Of Course I Love You… Till I Find Someone Better by Durjoy Datta and Maanvi Ahuja is one of the first novels that I had subjected myself to, as a teenager. Well, I did not like it back then. But now, I detest it from the core of my being.
The deadly duo (Datta and Ahuja) unintentionally packs multiple genres in a single novel. The first page reads “Based on real-life incidents,” a warning we usually associate with horror stories. But the premonition is as apt as it can get. I might as well take a couple of days to recover from this scarring experience.
Of Course I Love You: Till I Find Someone Better (Review)
There is a table of contents for this (mystery) novel. The purpose of including chapter titles like “Dumb Girls, Drunk Girls, Hot Girls” still remains a suspense to me. Another chapter is titled “CATting and cutting” and rightly so. If there is anything the authors seem to be obsessed with other than smutty shenanigans, it is CAT. You read that right. Each and every character is taking this exam, when they are not busy cutting ties with logic.
But hold on. It is not like Ofcourse I Love You… does not have anything good to offer. The novel can arguably serve as a great source of motivation for first-time readers. You might end up feeling inspired enough to publish your own book after reading this one. Because if Datta and Ahuja can write, anybody can! A catchy title and cover top the list of things that work for the novel. Unfortunately, the list begins and ends there. The novel is full of grammatical errors, but trust me, it is the least vexing factor. I am in no way an advocate of canonized literature. I enjoy the easy-to-read, simple stories just as much. But for that to happen, there should at least be a storyline in the first place.
The linear narration runs for 224 pages… but the publishers could have easily done away with a few pages. About two hundred of them, I think. Debashish Roy, the blurb claims, is any girl’s nightmare. And the authors leave no stone unturned to establish this not-so-subtle point."The novel can arguably serve as a great source of motivation for first-time readers. You might end up feeling inspired enough to publish your own book after reading this one." Click To Tweet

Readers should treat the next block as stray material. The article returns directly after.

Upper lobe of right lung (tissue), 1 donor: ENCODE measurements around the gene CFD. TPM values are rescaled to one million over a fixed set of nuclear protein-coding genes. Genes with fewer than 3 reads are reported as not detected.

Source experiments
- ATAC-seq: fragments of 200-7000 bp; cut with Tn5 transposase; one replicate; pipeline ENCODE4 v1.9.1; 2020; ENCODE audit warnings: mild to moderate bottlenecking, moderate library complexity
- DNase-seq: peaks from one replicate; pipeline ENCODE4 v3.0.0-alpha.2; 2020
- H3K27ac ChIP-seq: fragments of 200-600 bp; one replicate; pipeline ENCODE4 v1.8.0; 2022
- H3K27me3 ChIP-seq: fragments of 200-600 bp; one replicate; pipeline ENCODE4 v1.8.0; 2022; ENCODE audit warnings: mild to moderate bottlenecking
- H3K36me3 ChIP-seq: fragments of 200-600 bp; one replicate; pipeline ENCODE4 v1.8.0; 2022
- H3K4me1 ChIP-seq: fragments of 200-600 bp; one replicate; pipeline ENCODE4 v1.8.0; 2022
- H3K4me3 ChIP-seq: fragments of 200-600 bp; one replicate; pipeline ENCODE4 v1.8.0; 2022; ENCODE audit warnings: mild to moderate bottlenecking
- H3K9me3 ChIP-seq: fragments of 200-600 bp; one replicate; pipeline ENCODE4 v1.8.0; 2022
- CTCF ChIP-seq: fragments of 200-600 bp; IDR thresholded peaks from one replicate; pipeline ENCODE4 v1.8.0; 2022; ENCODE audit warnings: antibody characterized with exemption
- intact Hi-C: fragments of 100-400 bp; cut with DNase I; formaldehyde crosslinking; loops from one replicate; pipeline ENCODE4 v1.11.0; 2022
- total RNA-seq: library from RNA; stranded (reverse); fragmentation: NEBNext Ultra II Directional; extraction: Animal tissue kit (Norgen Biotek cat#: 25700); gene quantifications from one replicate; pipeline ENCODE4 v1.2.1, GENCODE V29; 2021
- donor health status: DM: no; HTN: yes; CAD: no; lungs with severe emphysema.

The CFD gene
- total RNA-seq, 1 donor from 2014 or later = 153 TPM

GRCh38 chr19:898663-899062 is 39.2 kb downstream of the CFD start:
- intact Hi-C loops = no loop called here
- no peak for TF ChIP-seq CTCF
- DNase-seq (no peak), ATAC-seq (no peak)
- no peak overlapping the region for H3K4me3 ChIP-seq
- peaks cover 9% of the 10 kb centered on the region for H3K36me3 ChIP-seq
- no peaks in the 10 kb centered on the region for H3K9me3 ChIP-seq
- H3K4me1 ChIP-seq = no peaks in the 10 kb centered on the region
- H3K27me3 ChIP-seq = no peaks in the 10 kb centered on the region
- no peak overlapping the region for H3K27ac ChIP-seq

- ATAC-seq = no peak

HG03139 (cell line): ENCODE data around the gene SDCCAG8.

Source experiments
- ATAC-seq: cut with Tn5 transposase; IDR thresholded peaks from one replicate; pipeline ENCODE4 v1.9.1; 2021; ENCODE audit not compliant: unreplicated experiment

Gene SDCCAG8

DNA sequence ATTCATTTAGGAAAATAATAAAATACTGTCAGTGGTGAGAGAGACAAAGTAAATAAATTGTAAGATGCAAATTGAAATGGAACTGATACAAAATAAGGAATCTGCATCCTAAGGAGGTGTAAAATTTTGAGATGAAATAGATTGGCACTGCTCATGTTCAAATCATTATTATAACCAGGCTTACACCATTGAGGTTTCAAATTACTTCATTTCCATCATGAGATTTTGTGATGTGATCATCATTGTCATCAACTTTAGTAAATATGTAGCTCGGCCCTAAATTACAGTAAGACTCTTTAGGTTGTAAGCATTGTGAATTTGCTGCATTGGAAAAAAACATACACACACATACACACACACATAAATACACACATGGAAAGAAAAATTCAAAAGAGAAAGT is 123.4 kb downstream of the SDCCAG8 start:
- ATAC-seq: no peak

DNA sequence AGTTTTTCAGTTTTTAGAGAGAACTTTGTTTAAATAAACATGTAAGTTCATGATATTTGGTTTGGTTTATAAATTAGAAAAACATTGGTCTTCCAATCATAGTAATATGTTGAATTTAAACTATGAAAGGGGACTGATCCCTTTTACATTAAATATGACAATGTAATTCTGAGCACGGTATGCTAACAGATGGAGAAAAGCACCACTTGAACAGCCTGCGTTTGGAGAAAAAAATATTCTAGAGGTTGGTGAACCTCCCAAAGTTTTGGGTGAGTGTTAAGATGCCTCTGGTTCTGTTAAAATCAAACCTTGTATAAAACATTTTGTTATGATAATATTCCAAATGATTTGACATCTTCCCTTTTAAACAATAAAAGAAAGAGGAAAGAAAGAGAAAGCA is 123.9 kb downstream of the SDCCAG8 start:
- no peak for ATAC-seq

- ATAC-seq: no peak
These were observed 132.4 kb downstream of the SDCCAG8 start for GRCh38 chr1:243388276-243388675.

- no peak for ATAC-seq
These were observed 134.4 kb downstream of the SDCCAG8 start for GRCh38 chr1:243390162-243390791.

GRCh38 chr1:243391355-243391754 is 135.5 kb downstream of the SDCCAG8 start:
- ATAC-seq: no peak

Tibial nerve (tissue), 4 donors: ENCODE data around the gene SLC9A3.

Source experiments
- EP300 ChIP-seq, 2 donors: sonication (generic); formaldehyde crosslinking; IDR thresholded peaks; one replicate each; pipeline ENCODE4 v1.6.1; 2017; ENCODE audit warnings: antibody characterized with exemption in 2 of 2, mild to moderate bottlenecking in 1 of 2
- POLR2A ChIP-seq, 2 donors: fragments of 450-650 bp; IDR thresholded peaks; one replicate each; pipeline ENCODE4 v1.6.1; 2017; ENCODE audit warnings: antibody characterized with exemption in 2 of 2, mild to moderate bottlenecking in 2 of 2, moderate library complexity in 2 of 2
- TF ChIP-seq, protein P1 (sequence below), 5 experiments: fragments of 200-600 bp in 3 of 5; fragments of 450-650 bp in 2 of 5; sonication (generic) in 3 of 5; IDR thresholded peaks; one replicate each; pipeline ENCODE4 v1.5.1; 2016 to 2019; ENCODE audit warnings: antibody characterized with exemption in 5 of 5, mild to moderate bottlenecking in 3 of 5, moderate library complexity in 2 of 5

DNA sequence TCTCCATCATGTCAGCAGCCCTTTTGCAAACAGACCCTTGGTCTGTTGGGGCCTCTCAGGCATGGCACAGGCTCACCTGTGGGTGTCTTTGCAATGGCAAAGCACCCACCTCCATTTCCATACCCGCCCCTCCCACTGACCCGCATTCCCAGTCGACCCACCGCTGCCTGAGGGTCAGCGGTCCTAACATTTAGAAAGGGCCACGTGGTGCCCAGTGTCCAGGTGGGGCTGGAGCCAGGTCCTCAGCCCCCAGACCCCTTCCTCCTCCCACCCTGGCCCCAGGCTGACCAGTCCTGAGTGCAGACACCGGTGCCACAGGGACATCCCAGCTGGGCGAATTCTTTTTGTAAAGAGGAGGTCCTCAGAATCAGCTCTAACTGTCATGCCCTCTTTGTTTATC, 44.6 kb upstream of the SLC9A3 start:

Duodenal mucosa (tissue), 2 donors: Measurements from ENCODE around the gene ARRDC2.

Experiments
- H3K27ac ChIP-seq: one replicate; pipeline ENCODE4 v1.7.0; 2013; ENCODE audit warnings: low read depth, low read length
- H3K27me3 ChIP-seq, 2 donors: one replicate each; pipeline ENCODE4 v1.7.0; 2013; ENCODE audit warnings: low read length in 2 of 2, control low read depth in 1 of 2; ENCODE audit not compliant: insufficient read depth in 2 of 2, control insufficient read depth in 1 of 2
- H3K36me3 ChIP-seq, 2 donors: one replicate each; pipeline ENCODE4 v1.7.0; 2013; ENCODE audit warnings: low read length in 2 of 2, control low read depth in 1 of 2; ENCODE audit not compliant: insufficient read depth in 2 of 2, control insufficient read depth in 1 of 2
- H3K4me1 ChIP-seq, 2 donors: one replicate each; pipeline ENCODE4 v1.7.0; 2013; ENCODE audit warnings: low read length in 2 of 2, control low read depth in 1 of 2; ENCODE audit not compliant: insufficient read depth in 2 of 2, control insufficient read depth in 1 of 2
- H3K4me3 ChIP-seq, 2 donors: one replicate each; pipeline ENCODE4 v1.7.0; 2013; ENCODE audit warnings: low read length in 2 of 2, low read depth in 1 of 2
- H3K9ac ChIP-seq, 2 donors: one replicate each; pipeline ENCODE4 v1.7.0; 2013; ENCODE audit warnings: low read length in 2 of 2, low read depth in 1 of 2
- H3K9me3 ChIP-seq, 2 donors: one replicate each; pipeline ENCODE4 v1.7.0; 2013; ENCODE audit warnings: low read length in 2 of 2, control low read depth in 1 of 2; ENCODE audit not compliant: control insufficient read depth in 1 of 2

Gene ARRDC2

Self admittedly, Deb suffers from the “nobody-is-a-stud-except-me phenomenon.” But that is all there is to his one-dimensional personality. This sorry excuse for a man (man-child would be a better term!) places his girl (friends) on the same pedestal as the “four avenues for time pass – porn, movies, sex talk, and alcohol.” Statements like “I paid for bad breath” about one of his drunk girlfriends, reek of Deb’s own chauvinism. “It takes a brave man to pretend that he is wise when he is not,” he says. And this was probably the only time when I could agree with him. To retain my sanity, I assumed this statement is directed more towards the authors than to the protagonist himself.
The humor gets a tad bit better in the second half. “He had already picked an accent. An American one from Germany”, Deb says about Shrey (his best friend). Or maybe this expression just worked as a whiff of fresh air amidst all the sexist stench. But just when you are about to appreciate the use of the “aisle and window seat” metaphor for the concept of growing up, the rape jokes return. Datta and Ahuja indulge in stock characterization to an excruciatingly painful degree. The female characters are so easily interchangeable that I had to constantly remind myself about the girl being referred to. (Purvi, who?)
Even Deb’s ultimate love interest, Avantika (who is “supposed to be” different), is problematic on so many levels. She lets go of a major job opportunity, gets transferred to another city, and pulls off a cancer(ous) prank… all for our doltish Deb, and ultimately gives up on him too for some god-man (smh). To be honest, I am a sucker for mushy romance. But what exactly do the authors wish to attain by grotesque garnishing of exchanges like “Who is more important? Baby or the job at D.E. Shaw?” is beyond my comprehension.
Even when not based on immature innuendos, the wordplay is not strong enough to induce even a snicker. “We had four years to kill. And we were killing it”, reads one of the multiple unwitting dialogues. To sum it up, I would describe the novel just as Avantika had described Deb’s blog, “I did not trash it. I just said I felt that what you wrote was dragging in parts… most parts.”
While I did not get bored even once, I clearly lost count of the number of times I sighed or rolled my eyes. Full marks to the authors at least for consistency because the readers’ willpower is tested until the last page. In Chapter 22 (the much-awaited last chapter), the characters try breaking the fourth wall. But by that time, cracking open their heads is all I could think of. “Imagination seldom runs wild, but when it does, you have a book,” sounds like yet another warning. I almost found myself praying for some god-man’s intervention to never let anyone’s imagination run SO wild again.
Goes without saying, unless you are a masochist, please steer clear of this novel!